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Cramer's Mad Money Recap 12/13: Bank of America, Ford, Pfizer

Jim Cramer says a strong, diversified portfolio will serve you well into 2022.
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Don't stray too far from the beaten path, Jim Cramer told his Mad Money viewers Monday. There may not be very many winners in this market, but the winners are likely to keep on winning.

Typically, a market that rallies on the backs of just a handful of stocks is a bad thing. Narrow breadth is never sustainable over the long term. But market breadth isn't among Cramer's top worries at the moment, because money managers are going to stick with their winners at least until the first of the year.

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Cramer has long preached the value of diversification. In fact, he advises your first $10,000 investment always be an S&P 500 index fund. But as the year draws to a close, money managers circle the wagons around the market's biggest winners, which makes them a safe bet until New Years.

After the first of the year, Cramer advised sticking with tangible companies, those that make actual things, and not conceptual ones, often in technology. You want stocks that trade on earnings, not future sales. It's possible to get lucky in stocks like Arena Pharmaceuticals  (ARNA) - Get Arena Pharmaceuticals, Inc. Report, which soared 80% on a takeover bid, but Arena is the exception, not the rule.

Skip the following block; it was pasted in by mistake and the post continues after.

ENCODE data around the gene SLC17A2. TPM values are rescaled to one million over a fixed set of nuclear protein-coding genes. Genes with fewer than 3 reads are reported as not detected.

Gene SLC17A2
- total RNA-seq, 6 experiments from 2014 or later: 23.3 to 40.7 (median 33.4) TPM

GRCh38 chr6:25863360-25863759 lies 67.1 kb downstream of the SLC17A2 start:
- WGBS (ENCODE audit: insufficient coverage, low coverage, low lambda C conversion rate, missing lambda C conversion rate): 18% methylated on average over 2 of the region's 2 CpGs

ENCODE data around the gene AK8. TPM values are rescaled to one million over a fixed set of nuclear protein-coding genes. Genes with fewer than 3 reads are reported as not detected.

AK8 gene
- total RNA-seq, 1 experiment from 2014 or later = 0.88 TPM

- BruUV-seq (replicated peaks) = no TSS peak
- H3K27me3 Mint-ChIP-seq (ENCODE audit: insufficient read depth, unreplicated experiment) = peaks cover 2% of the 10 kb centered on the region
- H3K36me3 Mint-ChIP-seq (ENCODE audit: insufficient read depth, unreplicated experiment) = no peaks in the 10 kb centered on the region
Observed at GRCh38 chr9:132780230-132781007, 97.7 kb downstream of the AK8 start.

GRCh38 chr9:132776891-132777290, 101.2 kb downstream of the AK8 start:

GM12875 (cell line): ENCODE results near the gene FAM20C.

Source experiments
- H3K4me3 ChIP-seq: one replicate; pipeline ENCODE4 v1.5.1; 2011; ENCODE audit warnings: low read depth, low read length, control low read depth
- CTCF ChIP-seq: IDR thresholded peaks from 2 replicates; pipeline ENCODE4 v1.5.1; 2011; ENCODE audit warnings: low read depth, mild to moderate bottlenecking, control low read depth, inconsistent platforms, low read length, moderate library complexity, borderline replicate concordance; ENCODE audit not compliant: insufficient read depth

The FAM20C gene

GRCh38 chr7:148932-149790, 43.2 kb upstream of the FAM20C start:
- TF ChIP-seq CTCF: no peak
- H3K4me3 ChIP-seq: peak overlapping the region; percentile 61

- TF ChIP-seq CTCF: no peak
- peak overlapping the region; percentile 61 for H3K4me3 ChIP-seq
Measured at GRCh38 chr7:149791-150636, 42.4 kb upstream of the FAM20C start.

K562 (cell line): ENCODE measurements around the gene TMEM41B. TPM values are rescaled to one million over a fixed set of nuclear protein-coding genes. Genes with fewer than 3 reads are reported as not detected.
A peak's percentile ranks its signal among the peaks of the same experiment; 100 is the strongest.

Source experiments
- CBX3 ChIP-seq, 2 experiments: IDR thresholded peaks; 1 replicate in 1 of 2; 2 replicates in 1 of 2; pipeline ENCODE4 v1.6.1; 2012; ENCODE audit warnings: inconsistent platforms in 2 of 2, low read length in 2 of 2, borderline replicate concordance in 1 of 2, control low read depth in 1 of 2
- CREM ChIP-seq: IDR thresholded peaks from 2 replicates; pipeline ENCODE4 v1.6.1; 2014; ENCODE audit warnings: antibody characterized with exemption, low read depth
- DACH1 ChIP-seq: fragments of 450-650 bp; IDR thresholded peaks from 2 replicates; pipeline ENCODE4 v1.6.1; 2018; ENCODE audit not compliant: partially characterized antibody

Investors should look for stocks like Bank of America  (BAC) - Get Bank of America Corp Report, Ford Motor  (F) - Get Ford Motor Company Report and Pfizer  (PFE) - Get Pfizer Inc. Report and not put all of their money into high-fliers like Apple  (AAPL) - Get Apple Inc. Report and Tesla  (TSLA) - Get Tesla Inc Report.

As long as we have good earnings and the Federal Reserve isn't carpet bombing us with interest rate hikes, a strong, diversified portfolio will serve you well into 2022.

Executive Decision: MoffettNathanson

In his first "Executive Decision" segment, Cramer spoke with Craig Moffett, founding  partner and senior analyst at research firm MoffettNathanson, which today announced it is being acquired by SVB Financial Group  (SIVB) - Get SVB Financial Group Report, parent of Silicon Valley Bank.

MoffettNathanson began as an analyst firm covering the media and telecom industries, Moffett explained. Over the years, they've been growing and adding talent, which has afforded them a lot of success.

When asked why they chose to merge with SVB Financial, Moffett said the combination is a "dream fit" for the organization. He explained that the innovation economy is the big story right now, and SVB has relationships with the small startups that are making things happen. Now, these companies can be discovered even earlier.

When asked about larger telecom providers like AT&T  (T) - Get AT&T Inc. Report, and whether they need to acquire the red-hot startups in order to compete, Moffett said that even with shares of AT&T trading for half of their historical multiples, it's still not an attractive investment over the long term. The wireless business has always been slow growing, he said, and AT&T is only losing market share.

That's not the case with the cable providers, however. Moffett said that adding wireless to their portfolios is helping stem the slowdown in broadband adoption.